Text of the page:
The far wall has a large sliding door to a very spacious balcony which had two metal chairs, an armless and low chaise lounge and a useless tiny table, which thanks to the Assistant Executive Housekeeper Elmoth Everson was replaced by a nice larger table that allowed us to have morning breakfast on the balcony. Thank you, Elmoth for your visits to our cabin and for continuously trying to satisfy our needs. The cushions you sent to elevate the sofa were used by Vincent to make useful the chaise lounge on the balcony, where he spent many hours lulled to complete relaxation by the sound of the waves.
The cabin’s walls are beige and the furniture is mahogany colored. There are two night lights on the wall and two low night stands flanking the bed. The head board for the bed is “Roll & Tuck” beige leather; the drapes and the dust ruffle on the bed are red; the carpet is beige with a sand dune effect; the only wall decorations are three rectangular glass plates, with brown twig designs. The whole effect of the cabin is nicely simple and restful.
The Group Service Coordinators Shirlee Magnino and M. M. Segovia contacted each stateroom to reinforce that “Special Requests/Arrangements” were in place to assist us while on board. Our steward Willie was always prompt to assist us whenever we needed.
FOOD & SERVICE
The service aboard is sharp and very cordial all over. Due to the availability of “Anytime Dining” we departed from our usual arrangements of a fixed table in the main dining room at the same time each evening with the same waiters, etc. This dining style frees the passengers to try many venues, while sampling a variety of cuisines.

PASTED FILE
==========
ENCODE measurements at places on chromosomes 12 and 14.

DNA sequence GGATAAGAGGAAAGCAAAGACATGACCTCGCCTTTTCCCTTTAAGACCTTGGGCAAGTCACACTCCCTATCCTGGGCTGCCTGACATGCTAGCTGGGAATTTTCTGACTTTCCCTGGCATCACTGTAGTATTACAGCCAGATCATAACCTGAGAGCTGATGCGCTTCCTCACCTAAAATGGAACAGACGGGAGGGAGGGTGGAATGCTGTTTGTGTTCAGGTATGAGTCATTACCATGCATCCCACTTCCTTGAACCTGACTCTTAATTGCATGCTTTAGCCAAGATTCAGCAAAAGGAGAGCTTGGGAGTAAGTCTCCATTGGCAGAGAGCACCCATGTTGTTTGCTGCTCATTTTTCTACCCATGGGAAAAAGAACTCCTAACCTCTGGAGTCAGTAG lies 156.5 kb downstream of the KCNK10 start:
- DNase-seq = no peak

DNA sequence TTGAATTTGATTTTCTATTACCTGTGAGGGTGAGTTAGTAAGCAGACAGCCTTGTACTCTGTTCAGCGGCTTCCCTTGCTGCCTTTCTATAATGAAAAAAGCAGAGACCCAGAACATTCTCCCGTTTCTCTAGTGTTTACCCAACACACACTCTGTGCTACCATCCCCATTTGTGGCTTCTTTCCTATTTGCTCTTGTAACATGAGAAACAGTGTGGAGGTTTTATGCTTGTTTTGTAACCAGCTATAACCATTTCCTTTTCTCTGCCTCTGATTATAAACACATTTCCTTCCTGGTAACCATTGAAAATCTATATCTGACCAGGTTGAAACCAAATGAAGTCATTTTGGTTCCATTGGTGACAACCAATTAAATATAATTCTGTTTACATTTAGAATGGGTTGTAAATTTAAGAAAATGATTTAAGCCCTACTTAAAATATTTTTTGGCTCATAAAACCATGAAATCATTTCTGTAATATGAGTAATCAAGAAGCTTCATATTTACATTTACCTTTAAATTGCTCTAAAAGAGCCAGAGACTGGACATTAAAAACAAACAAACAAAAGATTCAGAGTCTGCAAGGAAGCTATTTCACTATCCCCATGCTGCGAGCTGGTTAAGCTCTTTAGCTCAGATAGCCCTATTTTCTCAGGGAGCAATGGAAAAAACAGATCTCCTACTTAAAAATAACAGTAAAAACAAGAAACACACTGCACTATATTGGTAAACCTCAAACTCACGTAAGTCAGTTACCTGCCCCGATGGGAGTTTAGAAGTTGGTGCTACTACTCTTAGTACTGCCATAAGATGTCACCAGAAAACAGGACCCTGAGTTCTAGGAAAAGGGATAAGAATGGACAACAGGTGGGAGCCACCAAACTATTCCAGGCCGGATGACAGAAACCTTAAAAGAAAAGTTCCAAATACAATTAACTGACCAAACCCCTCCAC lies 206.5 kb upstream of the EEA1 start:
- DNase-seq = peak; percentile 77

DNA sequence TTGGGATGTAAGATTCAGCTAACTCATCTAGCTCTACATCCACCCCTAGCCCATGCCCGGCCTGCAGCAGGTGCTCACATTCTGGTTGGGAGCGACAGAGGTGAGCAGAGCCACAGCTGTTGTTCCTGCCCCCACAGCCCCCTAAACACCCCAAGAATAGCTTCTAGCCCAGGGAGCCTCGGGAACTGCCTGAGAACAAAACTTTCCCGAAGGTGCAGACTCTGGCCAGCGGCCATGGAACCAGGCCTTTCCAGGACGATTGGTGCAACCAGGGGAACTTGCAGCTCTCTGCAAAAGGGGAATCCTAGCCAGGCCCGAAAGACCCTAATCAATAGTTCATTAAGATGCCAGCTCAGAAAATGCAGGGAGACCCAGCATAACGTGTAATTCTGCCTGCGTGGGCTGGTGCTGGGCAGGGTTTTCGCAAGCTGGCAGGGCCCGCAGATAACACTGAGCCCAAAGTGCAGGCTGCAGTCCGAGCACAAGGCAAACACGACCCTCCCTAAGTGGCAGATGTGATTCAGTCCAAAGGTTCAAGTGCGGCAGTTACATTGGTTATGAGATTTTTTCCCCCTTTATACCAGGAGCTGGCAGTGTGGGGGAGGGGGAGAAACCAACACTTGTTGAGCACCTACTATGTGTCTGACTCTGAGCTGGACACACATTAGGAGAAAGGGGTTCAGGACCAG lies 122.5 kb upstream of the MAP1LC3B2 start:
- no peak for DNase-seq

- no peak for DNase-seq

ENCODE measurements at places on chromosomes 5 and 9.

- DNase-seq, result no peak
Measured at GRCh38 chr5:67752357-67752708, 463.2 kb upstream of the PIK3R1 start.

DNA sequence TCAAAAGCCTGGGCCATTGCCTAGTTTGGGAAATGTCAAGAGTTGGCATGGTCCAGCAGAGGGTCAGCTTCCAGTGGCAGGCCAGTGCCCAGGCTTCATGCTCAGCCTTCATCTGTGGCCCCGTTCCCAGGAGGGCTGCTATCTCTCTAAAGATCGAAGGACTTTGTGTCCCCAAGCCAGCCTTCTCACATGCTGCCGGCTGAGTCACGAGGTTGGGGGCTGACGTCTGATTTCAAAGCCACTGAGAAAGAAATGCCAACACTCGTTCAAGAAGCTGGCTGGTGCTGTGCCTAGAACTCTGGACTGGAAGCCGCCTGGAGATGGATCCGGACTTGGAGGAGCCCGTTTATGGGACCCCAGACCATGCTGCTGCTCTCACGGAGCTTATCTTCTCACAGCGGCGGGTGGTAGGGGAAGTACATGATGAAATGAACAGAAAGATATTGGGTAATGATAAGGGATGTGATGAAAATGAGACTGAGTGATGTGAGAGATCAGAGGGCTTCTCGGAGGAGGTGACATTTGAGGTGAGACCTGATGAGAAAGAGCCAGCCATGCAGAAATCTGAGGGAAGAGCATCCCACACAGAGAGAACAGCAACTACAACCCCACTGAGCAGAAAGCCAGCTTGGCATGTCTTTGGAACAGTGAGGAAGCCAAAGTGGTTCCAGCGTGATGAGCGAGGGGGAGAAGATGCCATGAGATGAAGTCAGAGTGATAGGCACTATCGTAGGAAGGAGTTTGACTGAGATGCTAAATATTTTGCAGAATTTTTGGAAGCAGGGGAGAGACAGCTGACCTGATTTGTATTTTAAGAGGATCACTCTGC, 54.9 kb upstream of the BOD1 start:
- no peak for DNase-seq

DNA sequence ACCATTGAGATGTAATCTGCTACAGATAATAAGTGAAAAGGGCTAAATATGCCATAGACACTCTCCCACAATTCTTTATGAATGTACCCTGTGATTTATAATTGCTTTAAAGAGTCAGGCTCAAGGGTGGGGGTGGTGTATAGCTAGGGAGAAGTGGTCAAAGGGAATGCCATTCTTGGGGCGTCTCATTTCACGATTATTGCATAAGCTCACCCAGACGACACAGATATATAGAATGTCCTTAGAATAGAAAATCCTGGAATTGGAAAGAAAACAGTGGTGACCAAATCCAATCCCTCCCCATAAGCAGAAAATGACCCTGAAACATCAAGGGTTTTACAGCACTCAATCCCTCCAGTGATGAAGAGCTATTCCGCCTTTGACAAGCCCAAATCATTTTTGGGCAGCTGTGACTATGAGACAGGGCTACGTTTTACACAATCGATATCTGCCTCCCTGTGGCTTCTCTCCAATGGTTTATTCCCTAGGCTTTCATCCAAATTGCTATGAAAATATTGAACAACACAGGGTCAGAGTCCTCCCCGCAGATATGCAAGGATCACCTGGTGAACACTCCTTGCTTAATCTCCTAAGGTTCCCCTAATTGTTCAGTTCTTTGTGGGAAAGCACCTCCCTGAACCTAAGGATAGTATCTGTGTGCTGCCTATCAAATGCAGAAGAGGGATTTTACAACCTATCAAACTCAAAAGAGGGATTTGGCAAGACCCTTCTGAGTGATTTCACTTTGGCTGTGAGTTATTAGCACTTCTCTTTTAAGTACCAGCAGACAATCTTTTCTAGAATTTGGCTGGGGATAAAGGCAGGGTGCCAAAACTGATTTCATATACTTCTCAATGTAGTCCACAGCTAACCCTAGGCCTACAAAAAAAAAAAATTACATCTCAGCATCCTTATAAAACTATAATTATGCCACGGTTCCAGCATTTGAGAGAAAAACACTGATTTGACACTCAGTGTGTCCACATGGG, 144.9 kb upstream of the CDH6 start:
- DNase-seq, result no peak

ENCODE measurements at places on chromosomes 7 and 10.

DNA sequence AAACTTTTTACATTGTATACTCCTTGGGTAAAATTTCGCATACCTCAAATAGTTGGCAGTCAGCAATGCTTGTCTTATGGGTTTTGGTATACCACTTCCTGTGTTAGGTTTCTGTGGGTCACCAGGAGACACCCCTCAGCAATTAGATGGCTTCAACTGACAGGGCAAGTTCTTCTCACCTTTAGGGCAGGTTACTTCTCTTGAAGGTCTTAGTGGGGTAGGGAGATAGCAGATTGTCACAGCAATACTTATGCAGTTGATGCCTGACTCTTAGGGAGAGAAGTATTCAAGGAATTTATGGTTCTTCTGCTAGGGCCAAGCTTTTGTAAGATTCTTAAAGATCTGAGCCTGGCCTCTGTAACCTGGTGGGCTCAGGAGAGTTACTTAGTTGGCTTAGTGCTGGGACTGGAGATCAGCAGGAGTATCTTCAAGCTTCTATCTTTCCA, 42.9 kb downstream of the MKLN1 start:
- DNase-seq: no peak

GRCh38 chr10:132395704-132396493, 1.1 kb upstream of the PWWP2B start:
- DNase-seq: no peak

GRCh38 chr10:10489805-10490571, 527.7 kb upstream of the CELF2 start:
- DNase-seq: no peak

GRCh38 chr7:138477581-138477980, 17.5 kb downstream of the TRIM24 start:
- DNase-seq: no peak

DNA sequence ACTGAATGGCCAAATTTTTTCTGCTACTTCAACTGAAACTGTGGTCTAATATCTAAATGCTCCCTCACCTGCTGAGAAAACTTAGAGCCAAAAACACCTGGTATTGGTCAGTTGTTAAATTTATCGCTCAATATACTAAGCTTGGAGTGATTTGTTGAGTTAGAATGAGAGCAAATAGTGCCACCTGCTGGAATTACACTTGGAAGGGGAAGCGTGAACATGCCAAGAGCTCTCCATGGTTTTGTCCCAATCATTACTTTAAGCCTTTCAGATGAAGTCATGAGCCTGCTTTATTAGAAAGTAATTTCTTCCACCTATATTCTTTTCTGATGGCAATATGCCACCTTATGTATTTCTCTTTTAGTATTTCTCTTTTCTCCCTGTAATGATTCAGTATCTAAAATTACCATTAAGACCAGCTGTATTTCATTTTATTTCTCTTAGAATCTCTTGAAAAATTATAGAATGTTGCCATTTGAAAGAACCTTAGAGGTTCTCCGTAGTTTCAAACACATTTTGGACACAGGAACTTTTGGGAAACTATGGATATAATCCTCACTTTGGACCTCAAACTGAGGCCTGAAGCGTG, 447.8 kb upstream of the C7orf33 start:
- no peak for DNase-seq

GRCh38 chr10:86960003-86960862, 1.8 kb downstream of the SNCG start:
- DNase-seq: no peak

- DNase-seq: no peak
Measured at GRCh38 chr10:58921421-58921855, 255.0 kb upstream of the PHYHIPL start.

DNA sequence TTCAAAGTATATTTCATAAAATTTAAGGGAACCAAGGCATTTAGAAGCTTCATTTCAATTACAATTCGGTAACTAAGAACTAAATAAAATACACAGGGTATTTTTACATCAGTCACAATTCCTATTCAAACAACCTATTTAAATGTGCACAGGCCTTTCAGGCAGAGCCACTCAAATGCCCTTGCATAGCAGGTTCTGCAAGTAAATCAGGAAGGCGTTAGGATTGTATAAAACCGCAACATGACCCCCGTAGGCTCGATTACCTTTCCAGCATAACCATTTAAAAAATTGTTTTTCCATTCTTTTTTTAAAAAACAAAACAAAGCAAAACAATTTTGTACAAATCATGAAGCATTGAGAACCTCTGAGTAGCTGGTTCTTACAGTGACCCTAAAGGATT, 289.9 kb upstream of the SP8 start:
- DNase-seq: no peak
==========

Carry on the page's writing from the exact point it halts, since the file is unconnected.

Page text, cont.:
We utilized Room Service for breakfast. Rather than hanging out the menu each evening, we made a standing order of coffee, hot chocolate, eggs, bacon, toast sweet rolls and juice. All to be delivered at 7:00am each day and we ate on the balcony. Excellent! Several days we ate lunch at O’Sheehan’s Irish Pub: Irish stew, meat loaf, chicken pot pie, fish’n’ chips, hot wings etc.. Tall beers and rocking desserts --- apple pie, banana bread, ice cream sundaes and so forth. Unfortunately, they no longer have the pretzel rolls, but we found them in the buffet!
We dined at Le Bistro with its charming French atmosphere and art work. We tried the following: Escargot, onion soup, coq a vin, and with dessert the wonderful French Press coffee made at the table, delightful!
We also dined at La Cucina, where we found the fare much improved over last time. For those in a wheelchair, getting there is still a bit like going through a maze. It is either the double deck stair case or the forward elevators to deck 15, and then down to Deck 14, and then through the cabin corridor to the back door to La Cucina. We recommend the gnocchi, and the osso buco. There is also a wine list for complimentary Latitude Rewards with one of Vincent’s favorite, the terrific Barbera d’ Asti.
The next up scale restaurant we dined in was Cagney’s Chicago style steak house.
The meat is the best, the most tender filet mignon and all the classic sides. Forget the pea soup, it’s not up to New England snuff.
The last venue we tried was Shanghai, where we enjoyed the quiet ambiance and the excellent service. The Spiegel Tent with a circus show while dining was a venue we missed, since this must be booked before sailing or soon after boarding.